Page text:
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MorganReflections , the Log of , Mystic Seaport ® Jan / Feb 2011 Volume 2, Issue 1 From the President One of the exciting prospects of having the Charles W. Morgan under sail again is that we will finally know how she maneuvers out at sea. Due to the careful ongoing work at the shipyard, the restoration is moving ahead and on schedule. We are currently shaping and outfitting “knees,” which is a remarkable task combining modern technique with traditional skill. The pieces of live oak are crucial to provide the structural integrity that will allow her to sail again in 2014. Stephen C. White President Restoration Update Fairing of the newly installed futtocks continues on both sides and the shipwrights are also making mortises in the futtocks for the salt shelves. Milling of lumber for the new ceiling is underway. A 17 foot forward section of the keelson has been replaced with a carefully shaped and fitted piece of live oak. The first section of the new yellow pine clamp has been installed and, in the shop, a new lower mizzen mast is almost completed. The Shin Cracker The 38th voyage of the Charles W. Morgan will give us an excellent opportunity to experience how she steers with the combination of shin-cracker helm, high aspect ratio rudder, bluff bow and bark rig. At first glance her traveling wheel on the tiller appears to be a simple, elegant and inexpensive solution to mechanical steering vs. a conventional straight tiller. Unsure whether it was used only on whaleships, or more generally, I asked Quentin Snediker, Mystic Seaport Museum Shipyard Director, about the shin-cracker. He replied that it was common on the thousands of coasting schooners that were the principal 19th century freight carriers between New England cities and villages and recommended John Leavitt’s book, Wake of the Coasters. Steering a square-rigged whaleship like the Charles W. Morgan in heavy weather must have been strenuous and stressful. Losing control could damage the ship or cause it to capsize. Square-rigged vessels are designed to sail best mostly off the wind, i.e., with the wind behind them or on the quarter, and, therefore, with a following sea, running down a wave and rising to meet and cut through the next. The Charles W. Morgan, a typical whaleship, is a bluff-bowed vessel, rounded forward to provide interior volume, rather than having sharp (continued on back)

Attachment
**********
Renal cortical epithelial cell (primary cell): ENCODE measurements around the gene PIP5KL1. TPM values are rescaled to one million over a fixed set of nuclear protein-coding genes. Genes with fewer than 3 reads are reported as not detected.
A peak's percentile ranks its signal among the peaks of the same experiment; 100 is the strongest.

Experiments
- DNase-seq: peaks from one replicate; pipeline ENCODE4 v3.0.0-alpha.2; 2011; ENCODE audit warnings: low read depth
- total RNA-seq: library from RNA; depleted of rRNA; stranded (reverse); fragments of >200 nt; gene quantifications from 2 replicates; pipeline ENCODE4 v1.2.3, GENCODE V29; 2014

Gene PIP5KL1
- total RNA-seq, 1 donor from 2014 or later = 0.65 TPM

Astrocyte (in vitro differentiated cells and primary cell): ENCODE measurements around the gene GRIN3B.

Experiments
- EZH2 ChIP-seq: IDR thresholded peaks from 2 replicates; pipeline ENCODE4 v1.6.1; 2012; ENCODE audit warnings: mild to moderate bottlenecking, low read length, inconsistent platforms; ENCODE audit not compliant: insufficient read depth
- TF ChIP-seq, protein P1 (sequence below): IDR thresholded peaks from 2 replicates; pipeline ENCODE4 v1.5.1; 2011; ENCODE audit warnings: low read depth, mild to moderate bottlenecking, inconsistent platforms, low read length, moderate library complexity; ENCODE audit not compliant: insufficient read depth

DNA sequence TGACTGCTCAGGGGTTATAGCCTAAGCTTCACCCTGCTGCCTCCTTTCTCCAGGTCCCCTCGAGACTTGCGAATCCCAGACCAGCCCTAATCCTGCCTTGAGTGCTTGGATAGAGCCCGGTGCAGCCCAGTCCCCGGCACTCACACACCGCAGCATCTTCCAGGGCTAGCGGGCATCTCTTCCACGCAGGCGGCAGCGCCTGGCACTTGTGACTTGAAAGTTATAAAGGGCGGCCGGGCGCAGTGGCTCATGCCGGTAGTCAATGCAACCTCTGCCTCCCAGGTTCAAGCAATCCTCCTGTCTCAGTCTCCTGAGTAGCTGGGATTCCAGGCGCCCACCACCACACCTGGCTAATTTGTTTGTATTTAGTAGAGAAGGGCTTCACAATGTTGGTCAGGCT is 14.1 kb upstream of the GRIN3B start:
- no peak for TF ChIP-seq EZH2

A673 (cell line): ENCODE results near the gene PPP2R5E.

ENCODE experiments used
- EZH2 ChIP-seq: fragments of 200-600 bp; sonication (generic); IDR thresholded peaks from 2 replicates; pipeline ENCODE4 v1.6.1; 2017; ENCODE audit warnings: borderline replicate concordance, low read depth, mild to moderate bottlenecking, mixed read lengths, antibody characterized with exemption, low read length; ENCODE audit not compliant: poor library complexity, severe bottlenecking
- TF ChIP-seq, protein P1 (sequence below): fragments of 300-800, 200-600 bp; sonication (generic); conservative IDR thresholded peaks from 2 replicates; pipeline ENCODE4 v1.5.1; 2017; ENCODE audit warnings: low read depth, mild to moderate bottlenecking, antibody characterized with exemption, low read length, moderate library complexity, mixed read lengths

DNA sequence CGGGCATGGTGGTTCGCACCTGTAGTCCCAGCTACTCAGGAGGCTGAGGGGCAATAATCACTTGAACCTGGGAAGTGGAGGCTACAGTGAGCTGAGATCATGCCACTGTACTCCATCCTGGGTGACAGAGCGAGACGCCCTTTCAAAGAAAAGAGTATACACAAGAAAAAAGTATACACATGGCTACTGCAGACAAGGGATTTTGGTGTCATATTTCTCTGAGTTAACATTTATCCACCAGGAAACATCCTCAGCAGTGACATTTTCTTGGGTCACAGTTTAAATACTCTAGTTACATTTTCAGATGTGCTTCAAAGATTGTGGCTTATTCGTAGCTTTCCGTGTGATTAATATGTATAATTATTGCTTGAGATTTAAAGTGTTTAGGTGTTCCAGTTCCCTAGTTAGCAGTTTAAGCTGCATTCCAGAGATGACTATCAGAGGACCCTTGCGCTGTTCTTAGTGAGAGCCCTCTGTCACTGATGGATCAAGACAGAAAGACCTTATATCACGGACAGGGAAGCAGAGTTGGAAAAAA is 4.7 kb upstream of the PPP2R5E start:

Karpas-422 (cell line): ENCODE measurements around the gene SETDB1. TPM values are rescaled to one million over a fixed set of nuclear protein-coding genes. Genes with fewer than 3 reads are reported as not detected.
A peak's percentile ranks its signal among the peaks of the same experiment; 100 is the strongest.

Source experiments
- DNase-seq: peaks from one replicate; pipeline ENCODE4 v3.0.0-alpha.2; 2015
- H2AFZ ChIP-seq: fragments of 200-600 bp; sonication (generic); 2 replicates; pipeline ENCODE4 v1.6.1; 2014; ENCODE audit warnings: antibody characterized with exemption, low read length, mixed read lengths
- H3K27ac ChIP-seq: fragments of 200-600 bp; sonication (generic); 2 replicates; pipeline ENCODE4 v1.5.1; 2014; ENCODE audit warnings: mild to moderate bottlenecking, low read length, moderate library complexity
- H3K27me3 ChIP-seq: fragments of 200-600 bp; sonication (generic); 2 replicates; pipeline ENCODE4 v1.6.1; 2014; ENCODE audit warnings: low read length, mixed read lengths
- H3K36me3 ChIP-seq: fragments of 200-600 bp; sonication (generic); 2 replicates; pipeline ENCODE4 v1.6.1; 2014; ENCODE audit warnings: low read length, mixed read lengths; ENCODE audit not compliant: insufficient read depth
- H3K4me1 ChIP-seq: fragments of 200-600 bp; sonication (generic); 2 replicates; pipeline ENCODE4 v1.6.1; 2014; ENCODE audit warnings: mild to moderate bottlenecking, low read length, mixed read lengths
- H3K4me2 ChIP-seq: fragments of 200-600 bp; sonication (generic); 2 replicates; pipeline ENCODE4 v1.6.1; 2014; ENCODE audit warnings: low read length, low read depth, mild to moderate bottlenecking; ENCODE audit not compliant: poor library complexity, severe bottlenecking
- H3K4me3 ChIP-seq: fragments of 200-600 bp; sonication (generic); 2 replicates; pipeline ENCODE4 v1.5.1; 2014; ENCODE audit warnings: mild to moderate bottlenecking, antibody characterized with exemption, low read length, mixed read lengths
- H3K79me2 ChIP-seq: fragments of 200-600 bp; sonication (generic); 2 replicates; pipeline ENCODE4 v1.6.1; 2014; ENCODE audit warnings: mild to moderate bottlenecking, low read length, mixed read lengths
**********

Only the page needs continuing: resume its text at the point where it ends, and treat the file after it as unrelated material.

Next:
MORGAN Reflections, Winter 2011

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